The Communists assured the Soviets that they could win as much as 30% of the vote in the first National Council elections in 1945. However, the KPÖ won only 5.4% of the votes (approximately 175,000 votes) and was thus represented with only four members in the Austrian parliament. Nevertheless, chancellor Leopold Figl offered the party a ministerial position in the government and Karl Altmann was made Minister for Energy. With the beginning of the Cold War and the continuing arguments around the Marshall Plan, Altmann resigned in 1947 from his office and the KPÖ became an opposition party.
Because the post-war national economy was totally destroyed, the government had to institute an austere programme of recovery. The planned measures (Viertes Lohn- und Preisabkommen, Fourth wage and price-fixing agreement) included substantial price increases but much smaller wage increases and large-scale strike movements formed in protest from September 26 to October 6, 1950. This, the largest strike action in the post-war history of Austria, started in the Steyr and Voest factories and the nitrogen plants in the American zone of occupation. However, the interruption of the strike to legitimise it with a conference of all Austrian work councils took the momentum out of the movement and in the second phase the concentration of strikes shifted to the Soviet zone of occupation. In the Soviet occupied districts of Vienna, communist commandos stormed power stations and tram-depots. The Austrian Trade Union Federation (ÖGB) rejected the strike. The KPÖ took a prominent role in this strike, which is why politicians of the grand coalition feared a coup d'état behind the strikes, with the goal of the installation of a people's republic. The KPÖ denied any such intentions.
On October 5 the chairman of the Building and Wood workers Trade Union, Franz Olah, succeeded in the dissolution of the October strikes. Olah organised workers who supported the SPÖ, in clashes with the communists they were able to outnumber and defeat them. This caused great irritation with the communist party and many SPÖ members. The fact that the Soviet Red Army did not interfere also brought the strike to an end.
During the 10-year allied occupation from 1945–55, the threat of national division similar to that which befell post-war Germany loomed large. The Iron Curtain was dividing the European continent into two halves. Previously kept top-secret documents in the archives in Moscow have recently been made available to the public. The so-called Sondermappe contains valuable information about loans given to the provisional Austrian government of Renner, as well as about the extent of Soviet support and influence on the KPÖ and events in Austria. In December 2005, the Austrian Academy of Sciences (Österreichische Akademie der Wissenschaften) published a new report, as a finale to the jubilee year of 50 years of Austrian independence since World War II. The report, which has been summarised in the book Sowjetische Politik in Österreich 1945-1955 by the historian Werner Mueller, reveals that the leadership of the KPÖ was in constant contact with the Soviet authorities and Moscow. The ÖVP and the SPÖ were able to win the majority of the votes in parliamentary elections on November 25, 1945 (St. Catherine's Day, therefore the elections became known as the Katharinen-Wahl), the KPÖ surprisingly won only four mandates. The KPÖ representative in Moscow, Friedrich Hexmann (b. 1900 – d. 1991) had to present a report to the Politburo with proposals on how to improve the situation for the party. The problem with the strategy of the communists was their goal to build a future coalition (Volksfront) with the socialists. This however meant that the difference between the KPÖ and the SPÖ was not very apparent, which meant severe losses to the communists. There were also several other problems back then with the party’s ideology:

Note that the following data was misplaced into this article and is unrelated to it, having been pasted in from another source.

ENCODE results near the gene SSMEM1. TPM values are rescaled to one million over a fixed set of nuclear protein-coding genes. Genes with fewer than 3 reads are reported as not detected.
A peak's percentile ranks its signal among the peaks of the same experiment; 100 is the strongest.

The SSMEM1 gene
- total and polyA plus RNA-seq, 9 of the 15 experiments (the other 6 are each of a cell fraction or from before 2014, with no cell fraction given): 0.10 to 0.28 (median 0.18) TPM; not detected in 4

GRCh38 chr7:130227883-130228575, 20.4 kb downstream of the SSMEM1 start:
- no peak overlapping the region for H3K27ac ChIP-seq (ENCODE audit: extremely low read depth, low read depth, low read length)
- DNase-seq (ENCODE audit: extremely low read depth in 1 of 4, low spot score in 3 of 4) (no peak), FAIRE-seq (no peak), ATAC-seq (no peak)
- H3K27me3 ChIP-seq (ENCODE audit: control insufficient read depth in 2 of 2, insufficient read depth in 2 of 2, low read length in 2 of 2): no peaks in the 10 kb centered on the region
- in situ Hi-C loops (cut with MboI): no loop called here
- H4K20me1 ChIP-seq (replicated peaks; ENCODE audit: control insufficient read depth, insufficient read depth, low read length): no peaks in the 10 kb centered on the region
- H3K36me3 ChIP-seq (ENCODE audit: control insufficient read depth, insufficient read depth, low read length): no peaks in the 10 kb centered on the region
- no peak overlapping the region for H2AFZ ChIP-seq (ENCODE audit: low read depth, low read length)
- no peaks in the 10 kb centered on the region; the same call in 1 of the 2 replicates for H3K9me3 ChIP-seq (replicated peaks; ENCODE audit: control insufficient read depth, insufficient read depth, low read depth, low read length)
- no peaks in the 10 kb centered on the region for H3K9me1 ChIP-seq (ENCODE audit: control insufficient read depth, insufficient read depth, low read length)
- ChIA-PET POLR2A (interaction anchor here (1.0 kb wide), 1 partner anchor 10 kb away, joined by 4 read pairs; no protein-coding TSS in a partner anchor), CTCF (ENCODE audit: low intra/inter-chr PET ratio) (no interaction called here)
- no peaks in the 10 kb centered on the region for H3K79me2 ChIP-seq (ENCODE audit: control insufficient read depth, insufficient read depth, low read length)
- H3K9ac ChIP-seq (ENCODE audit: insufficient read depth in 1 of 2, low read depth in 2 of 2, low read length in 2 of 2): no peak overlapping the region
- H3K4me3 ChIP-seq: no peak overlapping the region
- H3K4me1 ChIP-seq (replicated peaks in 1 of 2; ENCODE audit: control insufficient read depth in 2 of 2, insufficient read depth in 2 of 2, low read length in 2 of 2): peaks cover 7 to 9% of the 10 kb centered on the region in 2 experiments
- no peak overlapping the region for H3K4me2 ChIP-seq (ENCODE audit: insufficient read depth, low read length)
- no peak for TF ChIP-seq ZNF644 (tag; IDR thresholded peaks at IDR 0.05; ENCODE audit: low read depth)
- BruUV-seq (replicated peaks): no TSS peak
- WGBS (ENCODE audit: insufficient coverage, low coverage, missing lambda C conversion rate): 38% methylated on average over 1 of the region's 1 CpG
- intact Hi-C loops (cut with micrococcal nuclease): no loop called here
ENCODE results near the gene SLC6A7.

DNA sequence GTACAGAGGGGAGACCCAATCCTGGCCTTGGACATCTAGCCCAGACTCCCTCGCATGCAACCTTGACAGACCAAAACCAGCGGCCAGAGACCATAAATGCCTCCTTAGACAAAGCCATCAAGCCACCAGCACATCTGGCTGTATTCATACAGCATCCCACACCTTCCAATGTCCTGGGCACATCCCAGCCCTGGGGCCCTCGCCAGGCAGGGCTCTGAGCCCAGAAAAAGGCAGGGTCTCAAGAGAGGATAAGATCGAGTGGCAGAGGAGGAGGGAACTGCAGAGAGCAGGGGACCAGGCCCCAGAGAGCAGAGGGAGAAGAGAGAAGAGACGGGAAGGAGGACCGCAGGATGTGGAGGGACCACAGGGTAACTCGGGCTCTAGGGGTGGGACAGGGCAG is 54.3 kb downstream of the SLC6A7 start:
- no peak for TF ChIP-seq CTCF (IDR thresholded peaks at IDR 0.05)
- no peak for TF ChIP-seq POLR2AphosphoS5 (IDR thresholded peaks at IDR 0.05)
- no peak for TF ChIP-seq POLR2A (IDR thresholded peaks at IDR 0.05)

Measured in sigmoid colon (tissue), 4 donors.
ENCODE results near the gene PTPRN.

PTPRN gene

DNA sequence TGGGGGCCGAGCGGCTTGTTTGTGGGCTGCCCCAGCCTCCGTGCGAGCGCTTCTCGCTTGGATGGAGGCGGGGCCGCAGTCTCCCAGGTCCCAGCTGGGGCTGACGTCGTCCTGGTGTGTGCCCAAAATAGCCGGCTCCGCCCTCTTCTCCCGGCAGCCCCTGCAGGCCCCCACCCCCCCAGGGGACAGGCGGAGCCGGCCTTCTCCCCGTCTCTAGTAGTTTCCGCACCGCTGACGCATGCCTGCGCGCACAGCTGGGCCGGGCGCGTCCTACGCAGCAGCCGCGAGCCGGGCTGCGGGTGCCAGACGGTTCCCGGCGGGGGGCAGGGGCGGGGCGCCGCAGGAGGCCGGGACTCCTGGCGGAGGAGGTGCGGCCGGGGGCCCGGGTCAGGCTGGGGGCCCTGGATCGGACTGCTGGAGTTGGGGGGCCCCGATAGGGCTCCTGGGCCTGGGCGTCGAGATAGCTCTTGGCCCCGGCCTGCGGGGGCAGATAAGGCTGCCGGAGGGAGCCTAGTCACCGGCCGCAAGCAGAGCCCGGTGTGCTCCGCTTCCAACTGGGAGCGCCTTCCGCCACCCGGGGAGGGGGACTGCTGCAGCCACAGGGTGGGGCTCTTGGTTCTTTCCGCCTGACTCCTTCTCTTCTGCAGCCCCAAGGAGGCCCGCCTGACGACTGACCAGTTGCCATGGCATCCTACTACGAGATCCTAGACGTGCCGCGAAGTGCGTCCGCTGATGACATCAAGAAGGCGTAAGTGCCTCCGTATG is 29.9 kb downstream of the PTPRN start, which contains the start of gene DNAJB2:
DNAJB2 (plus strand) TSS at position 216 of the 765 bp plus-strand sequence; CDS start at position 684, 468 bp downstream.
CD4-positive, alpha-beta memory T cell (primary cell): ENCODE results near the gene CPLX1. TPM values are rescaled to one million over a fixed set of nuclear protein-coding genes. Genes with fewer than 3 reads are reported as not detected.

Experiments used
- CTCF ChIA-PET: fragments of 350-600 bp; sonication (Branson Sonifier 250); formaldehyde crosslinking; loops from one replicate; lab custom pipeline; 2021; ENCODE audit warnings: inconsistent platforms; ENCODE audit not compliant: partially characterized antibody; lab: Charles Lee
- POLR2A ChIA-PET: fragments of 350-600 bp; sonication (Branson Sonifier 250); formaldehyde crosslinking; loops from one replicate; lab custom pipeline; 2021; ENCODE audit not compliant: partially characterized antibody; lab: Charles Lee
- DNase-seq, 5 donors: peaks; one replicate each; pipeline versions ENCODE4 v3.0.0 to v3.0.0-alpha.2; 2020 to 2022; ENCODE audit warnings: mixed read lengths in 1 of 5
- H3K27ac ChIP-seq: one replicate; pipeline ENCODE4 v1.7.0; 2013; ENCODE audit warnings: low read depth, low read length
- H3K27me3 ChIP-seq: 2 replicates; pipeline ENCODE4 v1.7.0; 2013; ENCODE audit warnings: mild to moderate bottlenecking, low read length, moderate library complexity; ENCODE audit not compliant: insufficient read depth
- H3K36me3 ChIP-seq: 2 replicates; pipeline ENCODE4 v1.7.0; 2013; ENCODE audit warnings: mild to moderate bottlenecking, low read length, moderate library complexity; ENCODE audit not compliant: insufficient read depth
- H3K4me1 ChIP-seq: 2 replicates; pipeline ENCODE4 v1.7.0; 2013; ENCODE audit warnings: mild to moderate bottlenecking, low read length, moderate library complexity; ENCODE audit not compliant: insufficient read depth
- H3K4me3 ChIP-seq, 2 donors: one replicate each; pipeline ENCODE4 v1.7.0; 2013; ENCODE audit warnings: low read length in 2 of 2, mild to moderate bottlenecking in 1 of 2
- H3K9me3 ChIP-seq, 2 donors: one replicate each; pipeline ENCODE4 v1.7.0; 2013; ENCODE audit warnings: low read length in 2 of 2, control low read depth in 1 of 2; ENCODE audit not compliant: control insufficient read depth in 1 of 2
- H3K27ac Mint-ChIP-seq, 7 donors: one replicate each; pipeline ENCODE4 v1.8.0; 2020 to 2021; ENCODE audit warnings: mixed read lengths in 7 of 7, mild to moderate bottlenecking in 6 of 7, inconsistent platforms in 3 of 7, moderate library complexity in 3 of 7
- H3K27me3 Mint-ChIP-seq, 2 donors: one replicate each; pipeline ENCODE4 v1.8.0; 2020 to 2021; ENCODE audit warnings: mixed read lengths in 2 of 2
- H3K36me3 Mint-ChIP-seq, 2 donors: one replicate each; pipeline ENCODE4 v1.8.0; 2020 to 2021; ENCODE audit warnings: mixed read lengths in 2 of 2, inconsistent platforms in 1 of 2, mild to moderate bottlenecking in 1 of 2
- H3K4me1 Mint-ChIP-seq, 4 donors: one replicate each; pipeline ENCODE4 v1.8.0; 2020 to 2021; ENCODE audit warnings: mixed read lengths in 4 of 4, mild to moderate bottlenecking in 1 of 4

Retrospectively, it can be assumed that especially the closeness of the KPÖ to Moscow made many voters wary of the party and its aims. In the former territories of the Austro-Hungarian Empire, multiparty democracies were slowly but surely being penetrated and undermined by the local communist parties with the covert or even overt support of the Soviets, as was observable in Czechoslovakia, Hungary and Poland. As the Iron Curtain was being drawn closed, Austrians feared the same fate as their neighbours.